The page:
Sunday, October 10, 2004

Why America Leans Right 

This article is a brilliant synopsis of what must be a brilliant book on America's political culture. An absolute must read in every sense. Every 'graph is money, but here is the strong conclusion to the article (read the whole thing anyway, though!):
Conservatism rose in the aftermath of Johnson's Great Society, but skepticism about government is in the nation's genetic code. Micklethwait and Wooldridge note that in September 1935, during the Depression, Gallup polling found that twice as many Americans said FDR's administration was spending too much as said it was spending the right amount, and barely one person in 10 said it was spending too little.

After FDR's 1936 reelection, half of all Democrats polled said they wanted FDR's second term to be more conservative. Only 19 percent wanted it to be more liberal. In 1980, when Ronald Reagan won while excoriating "big government," America had lower taxes, a smaller deficit as a percentage of GDP and a less-enveloping welfare state than any other industrialized Western nation.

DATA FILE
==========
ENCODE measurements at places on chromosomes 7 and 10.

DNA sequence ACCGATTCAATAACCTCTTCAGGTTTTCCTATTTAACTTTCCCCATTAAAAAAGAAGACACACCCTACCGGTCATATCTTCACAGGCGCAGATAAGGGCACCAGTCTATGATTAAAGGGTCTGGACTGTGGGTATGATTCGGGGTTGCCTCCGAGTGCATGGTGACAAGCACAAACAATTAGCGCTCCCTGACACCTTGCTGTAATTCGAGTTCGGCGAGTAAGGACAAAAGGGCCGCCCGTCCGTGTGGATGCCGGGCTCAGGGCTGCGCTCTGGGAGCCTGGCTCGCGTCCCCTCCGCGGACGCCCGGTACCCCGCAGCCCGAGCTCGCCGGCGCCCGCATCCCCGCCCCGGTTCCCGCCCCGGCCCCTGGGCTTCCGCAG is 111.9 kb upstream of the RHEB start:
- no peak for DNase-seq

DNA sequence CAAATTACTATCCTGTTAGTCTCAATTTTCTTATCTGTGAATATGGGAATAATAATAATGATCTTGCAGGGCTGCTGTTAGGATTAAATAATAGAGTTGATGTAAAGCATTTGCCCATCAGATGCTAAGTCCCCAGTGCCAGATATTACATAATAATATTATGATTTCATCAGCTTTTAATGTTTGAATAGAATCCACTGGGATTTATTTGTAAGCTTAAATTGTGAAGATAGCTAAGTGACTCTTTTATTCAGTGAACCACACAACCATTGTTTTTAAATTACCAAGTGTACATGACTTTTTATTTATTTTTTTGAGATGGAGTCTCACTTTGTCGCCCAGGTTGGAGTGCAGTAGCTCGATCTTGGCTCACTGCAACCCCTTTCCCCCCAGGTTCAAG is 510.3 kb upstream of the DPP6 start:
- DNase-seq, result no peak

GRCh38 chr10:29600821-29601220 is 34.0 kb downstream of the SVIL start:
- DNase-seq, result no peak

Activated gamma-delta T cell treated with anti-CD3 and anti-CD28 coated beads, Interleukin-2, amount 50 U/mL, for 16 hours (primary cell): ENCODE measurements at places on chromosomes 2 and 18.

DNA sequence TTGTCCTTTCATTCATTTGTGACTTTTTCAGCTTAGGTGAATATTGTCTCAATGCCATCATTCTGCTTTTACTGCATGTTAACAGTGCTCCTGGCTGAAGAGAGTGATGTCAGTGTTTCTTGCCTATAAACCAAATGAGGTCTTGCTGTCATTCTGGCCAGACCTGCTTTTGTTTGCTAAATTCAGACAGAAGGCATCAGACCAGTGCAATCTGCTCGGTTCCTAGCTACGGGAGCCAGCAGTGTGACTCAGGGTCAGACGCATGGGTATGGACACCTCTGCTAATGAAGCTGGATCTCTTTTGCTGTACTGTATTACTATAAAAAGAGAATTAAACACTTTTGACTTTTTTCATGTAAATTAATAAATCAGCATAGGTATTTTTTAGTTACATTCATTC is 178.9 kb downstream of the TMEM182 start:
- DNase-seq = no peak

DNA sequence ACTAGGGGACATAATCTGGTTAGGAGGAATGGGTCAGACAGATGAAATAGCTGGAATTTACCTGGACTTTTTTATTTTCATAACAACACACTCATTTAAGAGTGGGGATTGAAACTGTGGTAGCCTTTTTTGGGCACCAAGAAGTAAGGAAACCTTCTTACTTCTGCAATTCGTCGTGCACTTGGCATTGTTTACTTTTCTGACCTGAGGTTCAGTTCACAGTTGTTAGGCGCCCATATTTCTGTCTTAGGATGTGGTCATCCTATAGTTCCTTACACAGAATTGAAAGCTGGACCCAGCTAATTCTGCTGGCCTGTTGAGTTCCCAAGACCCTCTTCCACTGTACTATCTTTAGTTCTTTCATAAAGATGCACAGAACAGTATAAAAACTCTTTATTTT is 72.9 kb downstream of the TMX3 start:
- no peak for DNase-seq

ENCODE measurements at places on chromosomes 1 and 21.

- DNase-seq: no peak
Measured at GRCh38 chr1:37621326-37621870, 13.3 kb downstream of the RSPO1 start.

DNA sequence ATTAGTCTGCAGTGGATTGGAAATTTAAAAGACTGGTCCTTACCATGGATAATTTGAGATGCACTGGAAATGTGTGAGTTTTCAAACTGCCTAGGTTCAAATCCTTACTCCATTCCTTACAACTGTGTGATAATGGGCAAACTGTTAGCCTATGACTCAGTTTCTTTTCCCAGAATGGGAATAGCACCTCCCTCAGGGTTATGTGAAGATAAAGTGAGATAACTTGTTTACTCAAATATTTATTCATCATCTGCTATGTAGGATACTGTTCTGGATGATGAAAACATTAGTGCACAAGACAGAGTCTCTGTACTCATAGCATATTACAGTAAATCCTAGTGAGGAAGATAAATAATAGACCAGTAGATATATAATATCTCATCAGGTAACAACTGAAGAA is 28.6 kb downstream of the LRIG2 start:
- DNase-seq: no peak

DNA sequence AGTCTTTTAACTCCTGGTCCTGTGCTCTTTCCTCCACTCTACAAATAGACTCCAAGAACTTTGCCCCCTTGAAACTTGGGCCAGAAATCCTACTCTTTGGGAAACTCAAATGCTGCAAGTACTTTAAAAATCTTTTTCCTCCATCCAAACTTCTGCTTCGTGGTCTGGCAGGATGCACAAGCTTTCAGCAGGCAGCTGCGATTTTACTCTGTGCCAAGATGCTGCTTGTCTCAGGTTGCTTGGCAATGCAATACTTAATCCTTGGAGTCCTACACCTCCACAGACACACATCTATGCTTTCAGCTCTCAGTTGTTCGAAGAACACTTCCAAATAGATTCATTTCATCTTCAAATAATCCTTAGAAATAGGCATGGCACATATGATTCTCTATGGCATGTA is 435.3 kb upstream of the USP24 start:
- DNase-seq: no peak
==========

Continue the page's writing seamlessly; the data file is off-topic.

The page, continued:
America, say Micklethwait and Wooldridge, is among the oldest countries in the sense that it has one of the oldest constitutional regimes. Yet it is "the only developed country in the world never to have had a left-wing government." And given the country's broad and deep conservatism, it will not soon.

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